I have been promising to go through the images for ages but it was the T&A topic that prompted me to finally do something with them.

September Butterfly Bush

This is a mixture of some recent photos so the title is a bit misleading but since I have said September Butterfly Bush lets start with the butterflies.

A month or so back the media contained several reports of the number of Painted Lady butterflies, saying that this was a once in every 10 year occurrence, with higher than usual numbers of the butterflies around. Back on August 5 I posted again about More Painted Ladies. But even in September our buddleia, when the sun was on it, had good numbers. The third one in the gallery above shows a Painted Lady and a Bumble Bee looking as though they are sipping from the same flower.

Several Peacock butterflies were around at the same time and most of them had very raggedy wings.

What was noticeable, not in the same numbers as the Painted Ladies earlier in the year, but still worth a mention, were the Red Admirals.

Some of the Rd Admirals were looking very fresh.

Tortoiseshell and Small Whites were also around during September.

While taking photos of the butterflies I could also hear several Goldfinchs and Blackbirds in the Hawthorn and Elderberry. I could see the small branches moving but couldn’t see any birds until this one suddenly hopped into view. I still kept seeing birds fly into and out of the trees but once in they mostly kept hidden. On a couple of the shots above you may have noticed that the sky has been very blue.

In the clear blue sky ‘planes flying over were showing bright with long vapour trails. The first shot above is at 600mm, the same lens I used for the Goldfinch. I have shown the image uncropped – as taken. The second image is the same photo but heavily cropped to 800 pixels wide. The reason for this is to give some scale to the next set of photos.

These were taken just a few seconds before the one of the plane and are cropped the same amount to give an idea of relative size. The object was heading North (ish) and changed shape slightly. I have rotated the images slightly so that the line is top to bottom. The Sun was to the left. I was shooting handheld and so the angle of the camera could have changed between the shots. At the time I started the SkyView app on my phone and it told me that the International Space Station was in a similar compass direction but well below the horizon. I don’t know how accurate SkyView is for things that move across the sky at the rate this was moving but I can’t think what else it could be. The data from the camera says it was taken on 21 Sept at 14:48:40 BST. Checking the camera now shows that it is running about 10 seconds slow so the correct time was 14:48:50. I wonder if it is possible to find out where ISS was at that time?

During September I went down to Denso Marston Nature Reserve a couple of times. I heard, and got glimpses of Kingfisher. A Grey Heron saw me before I saw it and was already flying away but these Goosander were a little less panicked.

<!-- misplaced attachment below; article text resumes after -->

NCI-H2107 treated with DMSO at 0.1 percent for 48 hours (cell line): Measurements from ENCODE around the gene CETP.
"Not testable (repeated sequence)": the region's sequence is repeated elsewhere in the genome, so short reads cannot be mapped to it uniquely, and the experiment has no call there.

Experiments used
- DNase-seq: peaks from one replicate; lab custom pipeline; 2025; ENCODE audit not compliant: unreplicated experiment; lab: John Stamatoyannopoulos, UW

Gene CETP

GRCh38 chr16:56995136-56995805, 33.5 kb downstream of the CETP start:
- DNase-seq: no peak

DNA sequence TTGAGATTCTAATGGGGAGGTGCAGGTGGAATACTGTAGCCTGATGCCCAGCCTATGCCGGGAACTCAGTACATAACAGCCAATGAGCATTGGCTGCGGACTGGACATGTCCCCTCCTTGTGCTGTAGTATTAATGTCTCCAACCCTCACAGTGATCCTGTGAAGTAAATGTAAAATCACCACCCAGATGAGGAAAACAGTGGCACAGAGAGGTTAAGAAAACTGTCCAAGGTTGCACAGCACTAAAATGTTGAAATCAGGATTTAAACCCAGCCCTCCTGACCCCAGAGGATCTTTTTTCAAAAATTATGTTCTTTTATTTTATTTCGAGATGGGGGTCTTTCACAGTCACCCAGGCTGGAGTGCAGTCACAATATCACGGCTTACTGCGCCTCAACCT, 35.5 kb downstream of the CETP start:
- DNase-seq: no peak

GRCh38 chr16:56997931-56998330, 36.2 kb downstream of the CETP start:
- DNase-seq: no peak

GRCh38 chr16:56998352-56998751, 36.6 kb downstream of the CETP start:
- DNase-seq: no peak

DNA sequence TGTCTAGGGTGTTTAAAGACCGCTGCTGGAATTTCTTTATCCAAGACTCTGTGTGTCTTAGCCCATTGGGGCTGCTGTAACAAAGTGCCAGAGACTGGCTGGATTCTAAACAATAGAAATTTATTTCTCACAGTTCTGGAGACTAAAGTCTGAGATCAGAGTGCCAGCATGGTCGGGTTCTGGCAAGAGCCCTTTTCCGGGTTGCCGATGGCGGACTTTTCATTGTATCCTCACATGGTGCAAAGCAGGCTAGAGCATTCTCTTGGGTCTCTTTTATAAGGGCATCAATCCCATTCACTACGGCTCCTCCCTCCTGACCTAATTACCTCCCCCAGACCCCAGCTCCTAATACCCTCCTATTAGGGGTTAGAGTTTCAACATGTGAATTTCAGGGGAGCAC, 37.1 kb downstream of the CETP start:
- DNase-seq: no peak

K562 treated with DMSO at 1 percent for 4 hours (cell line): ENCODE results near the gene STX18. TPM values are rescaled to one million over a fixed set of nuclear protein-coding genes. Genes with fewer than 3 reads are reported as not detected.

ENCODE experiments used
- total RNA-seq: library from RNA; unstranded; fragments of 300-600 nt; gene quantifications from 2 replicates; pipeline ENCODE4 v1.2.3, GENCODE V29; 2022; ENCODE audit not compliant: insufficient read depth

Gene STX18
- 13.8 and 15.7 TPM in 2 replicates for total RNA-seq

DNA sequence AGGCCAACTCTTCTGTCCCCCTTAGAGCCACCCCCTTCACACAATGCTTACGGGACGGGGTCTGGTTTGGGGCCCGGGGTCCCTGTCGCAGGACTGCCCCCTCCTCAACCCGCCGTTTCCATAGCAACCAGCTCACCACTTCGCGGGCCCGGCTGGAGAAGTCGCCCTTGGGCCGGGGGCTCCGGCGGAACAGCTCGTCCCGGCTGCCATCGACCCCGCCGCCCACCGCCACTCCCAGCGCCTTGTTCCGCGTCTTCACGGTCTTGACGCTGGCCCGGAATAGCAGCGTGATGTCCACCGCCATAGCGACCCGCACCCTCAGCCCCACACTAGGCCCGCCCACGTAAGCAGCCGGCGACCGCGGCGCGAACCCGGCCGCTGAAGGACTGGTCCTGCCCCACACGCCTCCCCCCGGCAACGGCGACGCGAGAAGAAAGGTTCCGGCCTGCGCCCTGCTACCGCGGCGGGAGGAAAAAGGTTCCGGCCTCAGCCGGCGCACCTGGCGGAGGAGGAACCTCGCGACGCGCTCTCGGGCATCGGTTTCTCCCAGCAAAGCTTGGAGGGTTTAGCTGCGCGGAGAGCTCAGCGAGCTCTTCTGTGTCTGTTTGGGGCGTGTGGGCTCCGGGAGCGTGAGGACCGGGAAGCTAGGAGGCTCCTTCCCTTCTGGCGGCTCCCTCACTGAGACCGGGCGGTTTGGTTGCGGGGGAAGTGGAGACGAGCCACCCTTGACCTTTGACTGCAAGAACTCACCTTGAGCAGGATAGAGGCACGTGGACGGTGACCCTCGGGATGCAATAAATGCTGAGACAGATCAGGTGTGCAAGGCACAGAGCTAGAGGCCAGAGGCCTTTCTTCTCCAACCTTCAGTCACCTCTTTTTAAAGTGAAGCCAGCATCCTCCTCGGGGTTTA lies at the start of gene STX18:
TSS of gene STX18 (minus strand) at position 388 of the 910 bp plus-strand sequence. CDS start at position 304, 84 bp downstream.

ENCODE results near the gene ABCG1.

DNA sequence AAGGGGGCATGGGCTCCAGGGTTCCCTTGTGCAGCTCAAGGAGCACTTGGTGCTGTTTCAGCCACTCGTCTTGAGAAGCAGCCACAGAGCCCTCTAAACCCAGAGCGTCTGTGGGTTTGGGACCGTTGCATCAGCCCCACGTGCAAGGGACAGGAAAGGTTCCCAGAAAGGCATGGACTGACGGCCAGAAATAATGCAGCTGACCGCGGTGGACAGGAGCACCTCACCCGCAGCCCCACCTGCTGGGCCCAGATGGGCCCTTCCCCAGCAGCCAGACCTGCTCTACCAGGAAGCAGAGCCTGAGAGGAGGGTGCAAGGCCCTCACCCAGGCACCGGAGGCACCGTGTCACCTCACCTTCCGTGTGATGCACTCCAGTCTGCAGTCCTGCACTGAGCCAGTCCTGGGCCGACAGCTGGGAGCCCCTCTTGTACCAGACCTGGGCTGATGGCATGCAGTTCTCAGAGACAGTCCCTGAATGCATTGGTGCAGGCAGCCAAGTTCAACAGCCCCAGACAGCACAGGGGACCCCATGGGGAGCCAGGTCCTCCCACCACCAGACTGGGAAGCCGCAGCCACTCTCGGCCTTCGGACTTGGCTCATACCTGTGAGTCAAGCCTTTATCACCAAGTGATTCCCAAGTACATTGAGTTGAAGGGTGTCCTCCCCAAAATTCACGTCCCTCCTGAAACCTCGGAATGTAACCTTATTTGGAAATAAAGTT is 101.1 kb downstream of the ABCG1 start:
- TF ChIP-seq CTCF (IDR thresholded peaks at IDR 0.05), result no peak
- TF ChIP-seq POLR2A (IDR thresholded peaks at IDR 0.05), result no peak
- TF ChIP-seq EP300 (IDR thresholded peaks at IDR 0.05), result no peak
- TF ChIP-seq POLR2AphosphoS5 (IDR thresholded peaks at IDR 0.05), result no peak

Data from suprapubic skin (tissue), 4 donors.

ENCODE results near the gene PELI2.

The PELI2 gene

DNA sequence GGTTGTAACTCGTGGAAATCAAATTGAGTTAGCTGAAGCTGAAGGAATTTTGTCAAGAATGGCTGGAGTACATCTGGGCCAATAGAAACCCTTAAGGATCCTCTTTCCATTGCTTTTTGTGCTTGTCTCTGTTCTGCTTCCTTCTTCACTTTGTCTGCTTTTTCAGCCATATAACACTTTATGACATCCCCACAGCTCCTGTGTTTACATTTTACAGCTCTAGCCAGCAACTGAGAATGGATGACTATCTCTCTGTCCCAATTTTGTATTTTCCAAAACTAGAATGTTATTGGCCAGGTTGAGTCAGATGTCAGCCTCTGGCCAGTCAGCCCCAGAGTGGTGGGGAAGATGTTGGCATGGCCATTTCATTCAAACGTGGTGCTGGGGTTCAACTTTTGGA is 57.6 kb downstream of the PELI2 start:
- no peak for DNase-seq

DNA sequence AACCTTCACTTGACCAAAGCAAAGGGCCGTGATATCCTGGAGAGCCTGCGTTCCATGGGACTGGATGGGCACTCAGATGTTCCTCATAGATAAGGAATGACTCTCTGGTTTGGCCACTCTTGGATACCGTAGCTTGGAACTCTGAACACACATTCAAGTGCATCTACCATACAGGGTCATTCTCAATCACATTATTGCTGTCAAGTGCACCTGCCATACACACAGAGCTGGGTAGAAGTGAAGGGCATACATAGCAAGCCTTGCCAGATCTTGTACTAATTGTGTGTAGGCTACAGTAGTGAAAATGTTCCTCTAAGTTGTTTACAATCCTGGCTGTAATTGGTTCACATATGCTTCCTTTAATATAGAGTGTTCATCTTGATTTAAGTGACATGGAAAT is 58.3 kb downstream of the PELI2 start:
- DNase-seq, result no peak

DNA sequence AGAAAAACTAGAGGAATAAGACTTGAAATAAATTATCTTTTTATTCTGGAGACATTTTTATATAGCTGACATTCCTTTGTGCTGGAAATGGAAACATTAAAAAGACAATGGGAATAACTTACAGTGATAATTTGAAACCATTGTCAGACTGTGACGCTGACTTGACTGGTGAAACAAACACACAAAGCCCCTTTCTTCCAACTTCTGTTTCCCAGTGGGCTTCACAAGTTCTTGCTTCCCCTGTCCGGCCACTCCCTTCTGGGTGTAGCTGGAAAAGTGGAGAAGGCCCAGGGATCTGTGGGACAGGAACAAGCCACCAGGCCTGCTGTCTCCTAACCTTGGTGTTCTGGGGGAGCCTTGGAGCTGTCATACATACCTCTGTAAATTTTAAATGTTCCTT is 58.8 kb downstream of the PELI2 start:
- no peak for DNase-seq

I often hear Chaffinch, Robin, Wren, in the front garden and sometimes hear Goldcrest in the trees. On this particular time, when I was out near the garage, it sounded a little lower and closer than it often sounds so I went to have a look. After spotting it I went in and got my camera with macro lens fitted, I was hoping it would come nice and close. I could see it deep in the tree but it was well hidden so taking a photo was not on, but it was working its way around the tree. After waiting patiently it came around to my side and I managed to get a few shots of it. So tiny!

I have spent a bit of time recently helping out at Baildon Community Link on Cliffe Avenue, refitting cupboard doors and similar such things. On leaving one day I thought this view of the park next to it looked rather good after the grass had been cut. On the walk home I saw someone that was going a little further than I normally do to get a decent view of things. One of the problems of being surrounded by trees is that your view can be obstructed. 🙂

Harley Tanks 2018

I remember creating the collage of Harley Tanks from the 2018 rally and sharing it on a facebook group but it looks as though I didn’t add it to my blog. So here it is, rather late I know.

This one has 64 tanks in it. It was raining on the day so bikes may have been tucked out of the way and I might not have put too much effort into finding them. Also there had been the risk that the rally was not going to take place. For a rally that closes off public roads there are many things that need to be done. Each task may be reasonably straight forward but there’s a lot of them and miss one of them and the event does not happen. Until social media and the community got behind the event to support the organisers there was a risk that it was not going to happen. I think there is a valuable lesson to be learnt there – if there are things that we enjoy taking part in don’t expect others to put all the hard work in just so we can have fun.

The 2019 rally was the 40th and I got 214 tanks in the collage.

The 2017 rally collage was 133 tanks

The 2012 rally saw me find 59 Harley tanks.

At the 2013 rally I added 43 new tanks.

I also have photos from 2002, 2003, 2009, 2010, 2011 and 2014. I might put together a little history sometime.